IF YOU seek a book that explains why artificial intelligence (AI) will shape and change the future, this is the book to choose. It is clearly written by a recognised expert in the field, and offers novel suggestions that will leave general readers and specialists alike with a sense that they have shared ideas at the vanguard of the debate.
Stuart Russell does not pull his punches. The emergence of machines that are more intelligent than us should worry us, even if that is not likely to happen this century, such are the hurdles that the scientists face. The author also avoids unnecessary hype. Instead of evoking a future in which humans are born to flee fighting robots, he makes remarks such as this: “In the area of consciousness, we really do know nothing, so I’m going to say nothing. No one in AI is working on making machines conscious, nor would anyone know where to start.”
This is no comfort, however. The explanation of AI laid out by Russell makes it clear that machines do not need to be conscious to outsmart us in terms of our behaviour and decision-making.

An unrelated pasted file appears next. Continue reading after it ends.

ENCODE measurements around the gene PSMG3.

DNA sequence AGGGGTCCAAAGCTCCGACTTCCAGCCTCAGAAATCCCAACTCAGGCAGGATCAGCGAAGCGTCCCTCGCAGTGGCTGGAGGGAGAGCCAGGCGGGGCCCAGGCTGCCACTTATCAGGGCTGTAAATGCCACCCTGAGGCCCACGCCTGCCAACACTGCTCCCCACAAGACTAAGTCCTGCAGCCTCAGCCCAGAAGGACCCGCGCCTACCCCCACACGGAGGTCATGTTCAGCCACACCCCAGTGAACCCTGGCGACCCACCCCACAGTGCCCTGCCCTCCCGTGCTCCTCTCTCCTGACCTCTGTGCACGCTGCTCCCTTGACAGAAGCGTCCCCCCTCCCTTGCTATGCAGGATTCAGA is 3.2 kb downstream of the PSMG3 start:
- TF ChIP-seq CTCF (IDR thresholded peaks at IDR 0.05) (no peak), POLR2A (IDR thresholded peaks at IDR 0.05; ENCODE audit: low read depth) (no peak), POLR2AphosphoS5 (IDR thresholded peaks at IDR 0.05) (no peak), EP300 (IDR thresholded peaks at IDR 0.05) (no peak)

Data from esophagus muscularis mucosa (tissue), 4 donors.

The way to avoid a nightmare, Russell proposes, is to programme machines to benefit humans while also ensuring that exactly what this entails remains unclear. I presume Russell believes that this will be technically possible, but whether it’s humanly possible, I doubt: it is hard to live with such doubts, and those with the resources to build AIs are likely to be those with clearly specified, not open-ended, life goals.
But my real fear is not that super-intelligent machines will one day outwit us: it is that, in becoming dependent on machines, we forget what it means to be human. Consider the cognitive science that underpins AI research. It tends to reduce intelligence to decision-making, and is simply blind to the imaginative intelligence of Jane Austen, Freud, or Bach. It has nothing to say about the spiritual intelligence that produced the visions of Hildegard and Dante.
This intelligence emerges when the human mind participates experientially with life in all its fullness. It requires an awake consciousness. At one point, Russell notes that the AI future means that “We will need to become good at being human” and more skilful at “the art of life itself”. But there’s little sense of what that could entail. The spread of that ignorance is what causes me to fear for the future.
Dr Mark Vernon is a psychotherapist and writer. His new book, A Secret History of Christianity: Jesus, the last Inkling and the evolution of consciousness, is published by John Hunt Publishing.
Human Compatible: AI and the problem of control
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